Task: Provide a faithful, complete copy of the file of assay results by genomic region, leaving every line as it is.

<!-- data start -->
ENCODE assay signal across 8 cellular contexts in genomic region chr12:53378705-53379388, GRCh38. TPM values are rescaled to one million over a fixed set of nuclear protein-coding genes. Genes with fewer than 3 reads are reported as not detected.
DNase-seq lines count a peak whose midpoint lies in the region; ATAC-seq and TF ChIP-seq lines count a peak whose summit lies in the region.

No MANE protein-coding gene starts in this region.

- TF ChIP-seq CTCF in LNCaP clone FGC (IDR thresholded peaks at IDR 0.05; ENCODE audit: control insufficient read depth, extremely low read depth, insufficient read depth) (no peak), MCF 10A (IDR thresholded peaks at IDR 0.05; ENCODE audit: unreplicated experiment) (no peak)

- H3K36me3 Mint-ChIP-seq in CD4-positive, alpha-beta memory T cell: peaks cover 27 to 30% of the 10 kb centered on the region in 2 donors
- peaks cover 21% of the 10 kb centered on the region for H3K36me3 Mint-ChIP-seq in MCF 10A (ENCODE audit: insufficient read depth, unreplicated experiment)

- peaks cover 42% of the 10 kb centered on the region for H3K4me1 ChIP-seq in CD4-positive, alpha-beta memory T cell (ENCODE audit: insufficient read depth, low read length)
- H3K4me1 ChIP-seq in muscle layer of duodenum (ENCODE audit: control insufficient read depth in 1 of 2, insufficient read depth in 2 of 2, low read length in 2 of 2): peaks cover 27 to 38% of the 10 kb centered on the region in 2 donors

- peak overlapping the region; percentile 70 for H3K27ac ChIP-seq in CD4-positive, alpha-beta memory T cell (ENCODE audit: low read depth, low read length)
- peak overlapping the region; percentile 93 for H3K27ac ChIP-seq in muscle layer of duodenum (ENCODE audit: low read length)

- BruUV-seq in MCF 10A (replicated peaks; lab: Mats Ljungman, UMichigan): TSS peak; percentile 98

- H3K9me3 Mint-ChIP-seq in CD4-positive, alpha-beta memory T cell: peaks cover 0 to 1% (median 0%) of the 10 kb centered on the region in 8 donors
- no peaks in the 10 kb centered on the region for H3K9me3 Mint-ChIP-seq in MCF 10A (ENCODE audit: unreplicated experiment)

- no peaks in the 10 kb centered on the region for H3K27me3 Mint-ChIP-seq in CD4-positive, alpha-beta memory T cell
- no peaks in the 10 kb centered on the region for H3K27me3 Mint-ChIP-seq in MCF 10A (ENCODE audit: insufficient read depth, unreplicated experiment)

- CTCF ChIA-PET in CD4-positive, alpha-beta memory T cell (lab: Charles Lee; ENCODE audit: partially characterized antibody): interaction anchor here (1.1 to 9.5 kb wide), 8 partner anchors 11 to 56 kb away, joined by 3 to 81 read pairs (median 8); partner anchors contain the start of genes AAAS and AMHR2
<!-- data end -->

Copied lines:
ENCODE assay signal across 8 cellular contexts in genomic region chr12:53378705-53379388, GRCh38. TPM values are rescaled to one million over a fixed set of nuclear protein-coding genes. Genes with fewer than 3 reads are reported as not detected.
DNase-seq lines count a peak whose midpoint lies in the region; ATAC-seq and TF ChIP-seq lines count a peak whose summit lies in the region.

No MANE protein-coding gene starts in this region.

- TF ChIP-seq CTCF in LNCaP clone FGC (IDR thresholded peaks at IDR 0.05; ENCODE audit: control insufficient read depth, extremely low read depth, insufficient read depth) (no peak), MCF 10A (IDR thresholded peaks at IDR 0.05; ENCODE audit: unreplicated experiment) (no peak)

- H3K36me3 Mint-ChIP-seq in CD4-positive, alpha-beta memory T cell: peaks cover 27 to 30% of the 10 kb centered on the region in 2 donors
- peaks cover 21% of the 10 kb centered on the region for H3K36me3 Mint-ChIP-seq in MCF 10A (ENCODE audit: insufficient read depth, unreplicated experiment)

- peaks cover 42% of the 10 kb centered on the region for H3K4me1 ChIP-seq in CD4-positive, alpha-beta memory T cell (ENCODE audit: insufficient read depth, low read length)
- H3K4me1 ChIP-seq in muscle layer of duodenum (ENCODE audit: control insufficient read depth in 1 of 2, insufficient read depth in 2 of 2, low read length in 2 of 2): peaks cover 27 to 38% of the 10 kb centered on the region in 2 donors

- peak overlapping the region; percentile 70 for H3K27ac ChIP-seq in CD4-positive, alpha-beta memory T cell (ENCODE audit: low read depth, low read length)
- peak overlapping the region; percentile 93 for H3K27ac ChIP-seq in muscle layer of duodenum (ENCODE audit: low read length)

- BruUV-seq in MCF 10A (replicated peaks; lab: Mats Ljungman, UMichigan): TSS peak; percentile 98

- H3K9me3 Mint-ChIP-seq in CD4-positive, alpha-beta memory T cell: peaks cover 0 to 1% (median 0%) of the 10 kb centered on the region in 8 donors
- no peaks in the 10 kb centered on the region for H3K9me3 Mint-ChIP-seq in MCF 10A (ENCODE audit: unreplicated experiment)

- no peaks in the 10 kb centered on the region for H3K27me3 Mint-ChIP-seq in CD4-positive, alpha-beta memory T cell
- no peaks in the 10 kb centered on the region for H3K27me3 Mint-ChIP-seq in MCF 10A (ENCODE audit: insufficient read depth, unreplicated experiment)

- CTCF ChIA-PET in CD4-positive, alpha-beta memory T cell (lab: Charles Lee; ENCODE audit: partially characterized antibody): interaction anchor here (1.1 to 9.5 kb wide), 8 partner anchors 11 to 56 kb away, joined by 3 to 81 read pairs (median 8); partner anchors contain the start of genes AAAS and AMHR2